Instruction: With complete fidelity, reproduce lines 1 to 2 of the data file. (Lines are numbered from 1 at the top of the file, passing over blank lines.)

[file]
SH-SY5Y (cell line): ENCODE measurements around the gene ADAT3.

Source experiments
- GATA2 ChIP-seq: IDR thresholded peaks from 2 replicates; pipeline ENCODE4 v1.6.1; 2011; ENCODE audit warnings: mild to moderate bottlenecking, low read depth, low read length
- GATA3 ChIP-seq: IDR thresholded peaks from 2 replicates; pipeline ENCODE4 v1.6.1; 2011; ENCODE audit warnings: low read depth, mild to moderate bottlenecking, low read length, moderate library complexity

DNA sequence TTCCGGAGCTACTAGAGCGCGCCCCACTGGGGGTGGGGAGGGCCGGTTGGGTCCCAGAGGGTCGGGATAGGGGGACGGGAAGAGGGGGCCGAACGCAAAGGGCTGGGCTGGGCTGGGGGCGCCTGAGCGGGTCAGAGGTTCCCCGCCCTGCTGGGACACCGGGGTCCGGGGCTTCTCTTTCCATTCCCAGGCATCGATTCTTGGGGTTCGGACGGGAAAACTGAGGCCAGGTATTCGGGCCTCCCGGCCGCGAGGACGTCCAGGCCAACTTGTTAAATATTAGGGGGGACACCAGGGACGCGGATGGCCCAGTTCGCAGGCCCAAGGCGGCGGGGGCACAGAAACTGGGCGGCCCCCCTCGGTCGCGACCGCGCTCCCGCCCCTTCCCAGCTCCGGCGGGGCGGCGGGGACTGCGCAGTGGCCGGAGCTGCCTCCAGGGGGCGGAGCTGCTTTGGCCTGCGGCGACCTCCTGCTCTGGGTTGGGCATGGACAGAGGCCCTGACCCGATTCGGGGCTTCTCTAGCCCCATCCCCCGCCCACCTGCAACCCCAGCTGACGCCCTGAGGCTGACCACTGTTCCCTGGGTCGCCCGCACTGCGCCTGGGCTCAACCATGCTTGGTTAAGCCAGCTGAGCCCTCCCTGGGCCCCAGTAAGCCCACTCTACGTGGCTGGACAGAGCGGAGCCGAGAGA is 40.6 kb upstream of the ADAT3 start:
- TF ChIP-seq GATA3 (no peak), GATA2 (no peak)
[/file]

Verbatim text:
SH-SY5Y (cell line): ENCODE measurements around the gene ADAT3.

Source experiments